Let’s think about this for a second. You can earn $400,000 in cash and then hopefully the remaining $600,000 over seven or eight years with a lot of risk involved. Or, you can get $400,000 per year for as long as you want--with almost no risk. How? The wind-down should produce about $400,000 per year in profits. That means the business would take in $800,000, have $400,000 in costs and leave $400,000 for salary and profits. Remember, there are only 15 or 20 clients left to worry about. That means you’ll have little or no administrative costs. You could even find an outsourced solution for your administrative and overhead help

Isn’t getting $400,000 per year for working 10 to 15 hours a week an attractive idea?

Find a new home for the lower 80 percent


Of course, you need to figure out what to do with your B and C list--the remaining 80 percent of customers or clients who have relied on you for advice for years? Some of them may have started with you when you first opened your business. Can you just stop servicing them?

No. You’re not going to neglect them. You are going to find a good new home for them at another well-suited firm. And, you’ll do the right thing by offering to backstop those transferred customers or clients if there’s a problem at their new firm.

Over time, reduce the 20 percent


If you adopt this 20/80 wind-down strategy, you are likely to continue working way past normal retirement age. When you reach 70, you might want to work even less than the 10 to 15 hours per week that you’re working now.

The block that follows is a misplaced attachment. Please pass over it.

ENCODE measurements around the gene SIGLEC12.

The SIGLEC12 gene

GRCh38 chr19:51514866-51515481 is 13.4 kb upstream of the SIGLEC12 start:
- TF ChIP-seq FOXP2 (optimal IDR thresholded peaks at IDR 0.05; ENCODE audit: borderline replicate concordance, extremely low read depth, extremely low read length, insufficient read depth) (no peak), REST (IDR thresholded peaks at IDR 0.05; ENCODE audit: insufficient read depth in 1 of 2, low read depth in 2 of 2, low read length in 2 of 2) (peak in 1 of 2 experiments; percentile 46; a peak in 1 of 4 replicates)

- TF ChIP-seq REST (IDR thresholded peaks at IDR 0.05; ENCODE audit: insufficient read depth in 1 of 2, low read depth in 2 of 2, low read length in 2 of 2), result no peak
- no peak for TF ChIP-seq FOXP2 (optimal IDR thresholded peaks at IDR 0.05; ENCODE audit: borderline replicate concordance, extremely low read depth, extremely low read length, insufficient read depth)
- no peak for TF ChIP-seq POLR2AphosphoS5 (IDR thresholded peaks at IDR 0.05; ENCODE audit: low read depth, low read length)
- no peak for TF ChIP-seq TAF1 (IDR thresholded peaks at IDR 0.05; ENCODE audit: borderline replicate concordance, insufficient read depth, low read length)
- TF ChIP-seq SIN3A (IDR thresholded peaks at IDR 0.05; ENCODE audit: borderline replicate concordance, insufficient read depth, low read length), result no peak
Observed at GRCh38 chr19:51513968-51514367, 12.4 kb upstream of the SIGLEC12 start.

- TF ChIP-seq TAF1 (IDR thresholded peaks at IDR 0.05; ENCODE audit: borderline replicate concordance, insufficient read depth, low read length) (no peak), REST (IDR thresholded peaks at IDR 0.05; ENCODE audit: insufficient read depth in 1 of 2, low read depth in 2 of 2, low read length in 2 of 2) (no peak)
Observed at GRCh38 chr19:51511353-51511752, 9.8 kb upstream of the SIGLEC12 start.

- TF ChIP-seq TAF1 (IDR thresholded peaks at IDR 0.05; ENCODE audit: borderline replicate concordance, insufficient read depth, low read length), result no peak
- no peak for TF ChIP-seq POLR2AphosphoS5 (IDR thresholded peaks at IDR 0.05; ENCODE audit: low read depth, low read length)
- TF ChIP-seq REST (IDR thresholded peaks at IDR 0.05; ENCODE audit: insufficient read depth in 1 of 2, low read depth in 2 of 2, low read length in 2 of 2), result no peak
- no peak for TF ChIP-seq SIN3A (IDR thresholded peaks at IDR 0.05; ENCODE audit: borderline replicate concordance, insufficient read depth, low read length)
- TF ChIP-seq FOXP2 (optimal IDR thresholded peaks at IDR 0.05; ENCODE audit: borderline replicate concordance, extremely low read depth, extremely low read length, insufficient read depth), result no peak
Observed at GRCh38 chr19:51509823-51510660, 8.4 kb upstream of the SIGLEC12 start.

Not a problem. Just follow the same winnowing down process. From your Top 20 percent list, be willing to let go of a few more clients—perhaps they’re on you’re A-List, but not the A+ List.  Find a good new home for them. Eventually you’ll get to the point where you have just five very, very good customers or clients. You love them and they love you.

The key here is to understand how your overhead works. Instead of having full-time staff, your business will be moving to part-time staff. You might even be able to find another similar business that’s willing to let you operate under their roof if you help them pay for their overhead.

If you do this, not only have you reduced the amount of time you must spend working,  but you’ve eliminated staffing and other fixed overhead.

Conclusion

Let’s say you only use this wind-down strategy for 10 years, starting in your late 50s or age 60. Instead of selling your business and hopefully getting $1 million over seven years, you’re going to earn $4 million over 10 years while working part-time.

What’s not to like? If you have any questions, please feel free to email us or give us a call at 303-440-2906.

Robert J. Pyle, CFP®, CFA is president of Diversified Asset Management, Inc. (DAMI). DAMI is licensed as an investment adviser with the State of Colorado Division of Securities, and its investment advisory representatives are licensed by the State of Colorado. DAMI will only transact business in other states to the extent DAMI has made the requisite notice filings or obtained the necessary licensing in such state. No follow up or individualized responses to persons in other jurisdictions that involve either rendering or attempting to render personalized investment advice for compensation will be made absent compliance with applicable legal requirements, or an applicable exemption or exclusion. It does not constitute investment or tax advice. To contact Robert, call 303-440-2906 or e-mail info@diversifiedassetmanagement.com.